Friends of mine tell me Damico is much appreciated by New York's chic, alternative set for his cutting- edge styles. He must have talent in his fingers, because presentation is not his strong point. The salon decor is faded and, in a city where you are used to being offered a choice of wine, mineral water, or herb tea at the salon, Damico greets you with an absent-minded "hi".

At last, Damico, (whose nom de coiffure is Michael Giovan) finishes shearing the hair of his second victim to within an inch of her head. "I guess I'll like it in a couple of days," she says.

I sit down nervously. "Michael," I say, in what I hope are firm tones. "Here's the challenge. I don't want much cut off, what can you do?" He looks disappointed, but then intense concentration takes over his face as he contemplates my hair. He suggests long bangs (American for a fringe), and choppy, blunt layers.

Why does he only cut short hair, I ask? "Well, I am good at it and short haircuts are more creative. I like to be creative." Damico's favourite cuts are "trendy styles that move in the wind. I don't like styles that need blow-drying or hairspray.".

Why then did he turn away the undercover investigator?

"She was a serious business woman in a suit and reminded me of a bad experience I had once with a similar woman who asked me for a trendy haircut. I cut her hair and styled it with a heavy wet-look gel. She said: `Aren't you going to blow dry this? It looks wet.' So I said, `No, this is the look that is in fashion right now.' She left very upset. I told the investigator that I only cut the hair of teenagers and college students, because I thought she was the type of mean woman who would give me grief," he says. However, he adds, generously: "If Sharon Stone came in, I would do her hair and she is 40."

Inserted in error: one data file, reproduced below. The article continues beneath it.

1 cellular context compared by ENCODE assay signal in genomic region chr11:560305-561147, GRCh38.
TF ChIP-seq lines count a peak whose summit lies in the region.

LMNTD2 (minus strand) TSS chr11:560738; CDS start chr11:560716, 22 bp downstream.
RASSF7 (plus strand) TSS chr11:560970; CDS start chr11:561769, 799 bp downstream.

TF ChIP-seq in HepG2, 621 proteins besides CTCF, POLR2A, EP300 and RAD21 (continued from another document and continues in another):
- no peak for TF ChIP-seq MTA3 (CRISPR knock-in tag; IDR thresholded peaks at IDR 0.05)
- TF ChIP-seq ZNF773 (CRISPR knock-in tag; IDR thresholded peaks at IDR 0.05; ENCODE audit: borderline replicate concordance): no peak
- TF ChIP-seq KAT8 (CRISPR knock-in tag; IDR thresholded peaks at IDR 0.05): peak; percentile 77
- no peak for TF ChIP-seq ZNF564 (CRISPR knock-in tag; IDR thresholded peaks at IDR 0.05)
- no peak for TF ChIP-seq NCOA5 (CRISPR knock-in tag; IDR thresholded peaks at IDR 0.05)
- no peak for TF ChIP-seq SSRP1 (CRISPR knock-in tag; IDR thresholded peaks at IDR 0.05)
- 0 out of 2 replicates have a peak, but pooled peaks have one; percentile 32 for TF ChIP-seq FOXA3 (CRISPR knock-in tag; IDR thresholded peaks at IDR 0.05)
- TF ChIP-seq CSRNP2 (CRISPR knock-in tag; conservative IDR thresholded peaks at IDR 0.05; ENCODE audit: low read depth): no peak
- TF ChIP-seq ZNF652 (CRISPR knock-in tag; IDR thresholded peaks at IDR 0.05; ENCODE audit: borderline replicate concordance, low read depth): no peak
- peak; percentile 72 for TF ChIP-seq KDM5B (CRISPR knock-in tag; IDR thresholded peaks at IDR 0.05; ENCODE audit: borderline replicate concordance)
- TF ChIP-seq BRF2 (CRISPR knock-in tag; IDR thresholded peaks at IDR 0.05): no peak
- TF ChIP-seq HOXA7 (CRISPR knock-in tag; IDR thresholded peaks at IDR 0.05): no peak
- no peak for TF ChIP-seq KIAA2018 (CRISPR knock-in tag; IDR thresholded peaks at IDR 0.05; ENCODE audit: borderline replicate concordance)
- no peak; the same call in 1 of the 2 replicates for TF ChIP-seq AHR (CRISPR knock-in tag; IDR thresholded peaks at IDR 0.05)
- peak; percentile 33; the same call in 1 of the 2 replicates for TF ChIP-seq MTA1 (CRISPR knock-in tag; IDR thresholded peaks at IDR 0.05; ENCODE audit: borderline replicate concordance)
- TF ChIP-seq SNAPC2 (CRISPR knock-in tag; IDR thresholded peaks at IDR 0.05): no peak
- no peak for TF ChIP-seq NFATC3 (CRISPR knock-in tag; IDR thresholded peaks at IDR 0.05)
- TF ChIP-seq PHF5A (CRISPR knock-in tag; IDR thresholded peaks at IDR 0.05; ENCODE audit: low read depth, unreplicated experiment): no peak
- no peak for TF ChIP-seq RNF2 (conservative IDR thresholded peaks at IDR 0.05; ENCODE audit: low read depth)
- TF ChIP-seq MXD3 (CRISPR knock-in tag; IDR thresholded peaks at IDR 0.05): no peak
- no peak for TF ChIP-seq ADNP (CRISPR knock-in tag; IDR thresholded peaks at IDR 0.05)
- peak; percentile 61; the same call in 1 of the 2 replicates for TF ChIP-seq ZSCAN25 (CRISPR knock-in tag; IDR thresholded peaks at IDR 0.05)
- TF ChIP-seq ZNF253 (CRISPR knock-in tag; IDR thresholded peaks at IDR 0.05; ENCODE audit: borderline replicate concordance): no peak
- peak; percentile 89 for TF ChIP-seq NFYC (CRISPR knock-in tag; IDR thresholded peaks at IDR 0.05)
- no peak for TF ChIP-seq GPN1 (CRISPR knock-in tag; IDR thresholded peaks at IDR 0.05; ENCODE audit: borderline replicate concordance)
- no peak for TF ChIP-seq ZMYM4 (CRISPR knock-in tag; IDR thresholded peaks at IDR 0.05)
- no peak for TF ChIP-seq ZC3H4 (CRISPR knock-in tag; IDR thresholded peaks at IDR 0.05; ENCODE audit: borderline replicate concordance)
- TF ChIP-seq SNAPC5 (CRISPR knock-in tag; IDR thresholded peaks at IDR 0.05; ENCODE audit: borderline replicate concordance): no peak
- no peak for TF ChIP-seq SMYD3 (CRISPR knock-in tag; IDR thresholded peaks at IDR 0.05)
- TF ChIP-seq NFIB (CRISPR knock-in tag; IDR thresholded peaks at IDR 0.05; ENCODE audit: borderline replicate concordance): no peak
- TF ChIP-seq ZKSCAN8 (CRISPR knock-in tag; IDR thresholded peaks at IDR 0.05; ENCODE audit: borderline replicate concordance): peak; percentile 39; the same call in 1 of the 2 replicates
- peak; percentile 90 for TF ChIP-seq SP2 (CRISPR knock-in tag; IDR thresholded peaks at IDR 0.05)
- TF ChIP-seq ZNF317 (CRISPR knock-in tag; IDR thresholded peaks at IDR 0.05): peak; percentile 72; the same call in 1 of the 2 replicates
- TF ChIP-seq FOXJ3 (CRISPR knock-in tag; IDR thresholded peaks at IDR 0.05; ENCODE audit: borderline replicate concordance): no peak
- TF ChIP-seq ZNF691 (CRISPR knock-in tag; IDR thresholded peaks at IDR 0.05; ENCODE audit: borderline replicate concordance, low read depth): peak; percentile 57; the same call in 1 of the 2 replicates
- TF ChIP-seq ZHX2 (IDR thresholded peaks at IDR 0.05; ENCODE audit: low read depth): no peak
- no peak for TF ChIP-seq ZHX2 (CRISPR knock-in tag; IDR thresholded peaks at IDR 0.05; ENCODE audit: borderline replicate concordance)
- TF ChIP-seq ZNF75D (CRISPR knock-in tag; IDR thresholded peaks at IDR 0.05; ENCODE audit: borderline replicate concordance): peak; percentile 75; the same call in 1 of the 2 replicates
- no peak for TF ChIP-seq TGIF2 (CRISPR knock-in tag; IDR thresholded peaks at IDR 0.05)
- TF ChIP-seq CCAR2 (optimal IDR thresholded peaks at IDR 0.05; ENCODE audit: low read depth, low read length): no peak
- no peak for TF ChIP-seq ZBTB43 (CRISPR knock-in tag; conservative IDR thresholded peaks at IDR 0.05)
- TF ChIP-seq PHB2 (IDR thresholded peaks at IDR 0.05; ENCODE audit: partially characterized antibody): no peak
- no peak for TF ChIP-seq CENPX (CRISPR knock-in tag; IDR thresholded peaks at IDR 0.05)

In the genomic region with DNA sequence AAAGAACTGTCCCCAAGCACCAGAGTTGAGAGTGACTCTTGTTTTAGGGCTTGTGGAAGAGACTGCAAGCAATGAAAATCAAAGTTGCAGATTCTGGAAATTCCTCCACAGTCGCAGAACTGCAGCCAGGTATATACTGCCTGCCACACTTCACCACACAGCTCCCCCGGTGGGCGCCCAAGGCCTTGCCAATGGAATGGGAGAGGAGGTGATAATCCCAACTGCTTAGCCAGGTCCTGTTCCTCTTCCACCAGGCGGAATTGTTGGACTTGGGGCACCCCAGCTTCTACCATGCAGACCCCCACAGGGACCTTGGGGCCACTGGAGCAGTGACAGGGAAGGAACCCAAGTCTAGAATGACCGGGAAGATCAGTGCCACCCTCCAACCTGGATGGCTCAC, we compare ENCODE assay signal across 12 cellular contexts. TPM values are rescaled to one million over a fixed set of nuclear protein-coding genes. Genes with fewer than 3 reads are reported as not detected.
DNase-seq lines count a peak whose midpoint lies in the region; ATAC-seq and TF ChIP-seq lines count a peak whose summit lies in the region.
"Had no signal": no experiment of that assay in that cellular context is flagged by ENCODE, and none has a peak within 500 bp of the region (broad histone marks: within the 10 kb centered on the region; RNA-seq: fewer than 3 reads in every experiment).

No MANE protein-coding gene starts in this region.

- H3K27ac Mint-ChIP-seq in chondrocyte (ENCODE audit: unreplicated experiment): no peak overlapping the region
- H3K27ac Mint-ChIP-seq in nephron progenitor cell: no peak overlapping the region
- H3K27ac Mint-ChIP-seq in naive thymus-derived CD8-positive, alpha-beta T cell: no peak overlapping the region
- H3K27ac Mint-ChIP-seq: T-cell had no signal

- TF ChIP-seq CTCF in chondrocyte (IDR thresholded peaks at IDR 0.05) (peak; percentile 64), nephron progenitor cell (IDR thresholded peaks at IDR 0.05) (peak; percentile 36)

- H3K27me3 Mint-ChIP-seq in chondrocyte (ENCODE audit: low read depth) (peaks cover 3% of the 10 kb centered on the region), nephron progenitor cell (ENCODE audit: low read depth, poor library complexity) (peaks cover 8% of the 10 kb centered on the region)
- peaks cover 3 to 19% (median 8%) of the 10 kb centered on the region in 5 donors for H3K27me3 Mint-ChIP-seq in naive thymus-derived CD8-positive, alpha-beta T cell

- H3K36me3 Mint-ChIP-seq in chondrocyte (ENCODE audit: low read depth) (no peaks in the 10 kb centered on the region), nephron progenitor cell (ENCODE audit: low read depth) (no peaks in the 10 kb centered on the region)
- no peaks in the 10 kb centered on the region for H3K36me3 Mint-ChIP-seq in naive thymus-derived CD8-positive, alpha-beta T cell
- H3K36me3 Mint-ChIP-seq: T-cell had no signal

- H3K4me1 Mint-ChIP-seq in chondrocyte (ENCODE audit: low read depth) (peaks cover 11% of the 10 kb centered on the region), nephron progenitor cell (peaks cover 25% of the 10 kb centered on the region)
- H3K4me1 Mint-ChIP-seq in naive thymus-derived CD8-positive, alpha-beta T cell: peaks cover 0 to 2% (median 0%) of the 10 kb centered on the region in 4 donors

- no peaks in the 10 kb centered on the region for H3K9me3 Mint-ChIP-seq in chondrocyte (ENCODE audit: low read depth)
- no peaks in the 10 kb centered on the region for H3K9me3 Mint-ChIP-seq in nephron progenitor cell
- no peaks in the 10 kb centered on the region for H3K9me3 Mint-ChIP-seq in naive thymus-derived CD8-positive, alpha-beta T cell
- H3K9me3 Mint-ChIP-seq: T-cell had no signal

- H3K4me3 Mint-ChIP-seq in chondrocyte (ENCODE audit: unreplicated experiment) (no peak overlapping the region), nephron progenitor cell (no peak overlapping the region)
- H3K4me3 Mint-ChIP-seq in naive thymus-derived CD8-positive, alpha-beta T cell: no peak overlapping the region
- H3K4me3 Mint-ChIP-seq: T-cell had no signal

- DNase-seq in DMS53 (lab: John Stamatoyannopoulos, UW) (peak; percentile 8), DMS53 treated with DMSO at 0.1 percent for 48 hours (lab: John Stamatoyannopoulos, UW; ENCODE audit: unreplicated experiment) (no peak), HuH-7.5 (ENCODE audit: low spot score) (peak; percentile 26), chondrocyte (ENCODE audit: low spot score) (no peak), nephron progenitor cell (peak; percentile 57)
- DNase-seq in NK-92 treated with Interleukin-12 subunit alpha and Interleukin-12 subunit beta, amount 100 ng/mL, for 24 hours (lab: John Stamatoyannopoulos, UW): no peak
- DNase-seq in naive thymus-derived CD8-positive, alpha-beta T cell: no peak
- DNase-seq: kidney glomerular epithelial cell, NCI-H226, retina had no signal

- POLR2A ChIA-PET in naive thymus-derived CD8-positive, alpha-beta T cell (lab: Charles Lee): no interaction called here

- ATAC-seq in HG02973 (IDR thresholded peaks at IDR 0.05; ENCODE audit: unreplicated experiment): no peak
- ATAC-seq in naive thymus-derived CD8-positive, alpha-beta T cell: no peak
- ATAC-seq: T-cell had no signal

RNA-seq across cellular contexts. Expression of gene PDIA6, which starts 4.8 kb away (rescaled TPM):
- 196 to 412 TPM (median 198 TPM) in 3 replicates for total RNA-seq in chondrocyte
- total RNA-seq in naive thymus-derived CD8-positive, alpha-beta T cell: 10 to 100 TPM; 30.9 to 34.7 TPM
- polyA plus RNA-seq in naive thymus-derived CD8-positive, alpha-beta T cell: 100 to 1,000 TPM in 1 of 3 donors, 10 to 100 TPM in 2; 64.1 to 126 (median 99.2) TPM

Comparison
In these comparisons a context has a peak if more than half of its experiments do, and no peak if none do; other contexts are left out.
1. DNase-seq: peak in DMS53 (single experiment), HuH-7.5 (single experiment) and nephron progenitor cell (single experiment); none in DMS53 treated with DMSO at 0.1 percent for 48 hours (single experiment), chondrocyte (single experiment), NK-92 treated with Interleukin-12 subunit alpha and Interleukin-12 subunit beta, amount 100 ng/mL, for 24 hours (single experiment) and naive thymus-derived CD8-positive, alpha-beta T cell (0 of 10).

A woman who looks about 40 comes in. Damico shiftily approaches her. They fail to find a mutually convenient appointment and she leaves, saying she will call. "I bet she was a spy from the Consumer Affairs Commission," mutters Damico darkly. He is upset at the prospect of paying the $1,000 fine. "It takes me a week to make $1,000," he says. I can believe it. He charges just $30 (pounds 20) a haircut, a real bargain in a city where the norm is $80 (pounds 55) and up.

"I am not a businessman, I just do what I love. It's crazy, there are 1,000 hair salons in the city. Why do they have to give me a hard time?"

Tom Sclafani from the Consumer Affairs Commission explains: "It is against the law to discriminate on the grounds of age. We are encouraged that Michael Damico has agreed to stop this practice. Certainly he can turn them away if he is unable to do the hairstyle they want."